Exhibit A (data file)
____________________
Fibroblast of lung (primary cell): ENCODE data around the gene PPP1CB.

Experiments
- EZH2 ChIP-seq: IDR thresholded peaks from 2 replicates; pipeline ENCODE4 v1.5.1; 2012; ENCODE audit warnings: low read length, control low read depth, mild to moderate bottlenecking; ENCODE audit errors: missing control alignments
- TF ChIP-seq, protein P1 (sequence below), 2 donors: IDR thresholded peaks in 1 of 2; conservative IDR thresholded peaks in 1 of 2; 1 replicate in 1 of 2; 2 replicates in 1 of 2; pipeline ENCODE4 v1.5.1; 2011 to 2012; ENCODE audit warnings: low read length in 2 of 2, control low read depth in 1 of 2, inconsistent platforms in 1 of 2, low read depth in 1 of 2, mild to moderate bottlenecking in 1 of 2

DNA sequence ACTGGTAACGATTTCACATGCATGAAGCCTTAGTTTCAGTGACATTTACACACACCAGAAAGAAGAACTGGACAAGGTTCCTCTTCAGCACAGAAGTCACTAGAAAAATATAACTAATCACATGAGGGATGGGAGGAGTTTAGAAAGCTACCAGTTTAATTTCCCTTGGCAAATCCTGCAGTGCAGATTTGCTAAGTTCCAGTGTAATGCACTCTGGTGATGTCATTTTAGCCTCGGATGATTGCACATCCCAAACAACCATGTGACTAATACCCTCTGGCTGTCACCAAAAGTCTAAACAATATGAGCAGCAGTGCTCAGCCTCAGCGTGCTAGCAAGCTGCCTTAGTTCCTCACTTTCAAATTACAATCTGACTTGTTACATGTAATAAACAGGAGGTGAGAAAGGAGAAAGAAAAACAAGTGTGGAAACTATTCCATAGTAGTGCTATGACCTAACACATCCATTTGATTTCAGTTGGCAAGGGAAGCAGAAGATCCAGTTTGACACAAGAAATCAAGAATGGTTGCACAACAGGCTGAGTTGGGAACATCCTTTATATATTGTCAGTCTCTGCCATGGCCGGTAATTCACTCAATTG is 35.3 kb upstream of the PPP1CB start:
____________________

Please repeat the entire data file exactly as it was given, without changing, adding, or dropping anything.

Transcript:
Fibroblast of lung (primary cell): ENCODE data around the gene PPP1CB.

Experiments
- EZH2 ChIP-seq: IDR thresholded peaks from 2 replicates; pipeline ENCODE4 v1.5.1; 2012; ENCODE audit warnings: low read length, control low read depth, mild to moderate bottlenecking; ENCODE audit errors: missing control alignments
- TF ChIP-seq, protein P1 (sequence below), 2 donors: IDR thresholded peaks in 1 of 2; conservative IDR thresholded peaks in 1 of 2; 1 replicate in 1 of 2; 2 replicates in 1 of 2; pipeline ENCODE4 v1.5.1; 2011 to 2012; ENCODE audit warnings: low read length in 2 of 2, control low read depth in 1 of 2, inconsistent platforms in 1 of 2, low read depth in 1 of 2, mild to moderate bottlenecking in 1 of 2

DNA sequence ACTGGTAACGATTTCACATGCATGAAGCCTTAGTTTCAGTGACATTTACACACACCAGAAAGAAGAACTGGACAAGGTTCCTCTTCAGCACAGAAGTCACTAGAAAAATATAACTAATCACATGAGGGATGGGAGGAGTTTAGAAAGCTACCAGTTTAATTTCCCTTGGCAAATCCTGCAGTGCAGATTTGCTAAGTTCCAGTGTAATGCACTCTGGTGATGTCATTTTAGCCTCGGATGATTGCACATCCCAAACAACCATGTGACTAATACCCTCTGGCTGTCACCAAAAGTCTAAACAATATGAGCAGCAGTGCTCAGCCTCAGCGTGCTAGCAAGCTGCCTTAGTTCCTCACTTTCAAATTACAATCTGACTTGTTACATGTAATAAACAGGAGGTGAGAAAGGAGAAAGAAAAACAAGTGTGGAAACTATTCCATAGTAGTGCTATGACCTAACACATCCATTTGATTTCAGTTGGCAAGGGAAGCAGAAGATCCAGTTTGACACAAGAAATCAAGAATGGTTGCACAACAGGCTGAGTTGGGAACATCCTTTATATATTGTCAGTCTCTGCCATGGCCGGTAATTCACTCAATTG is 35.3 kb upstream of the PPP1CB start: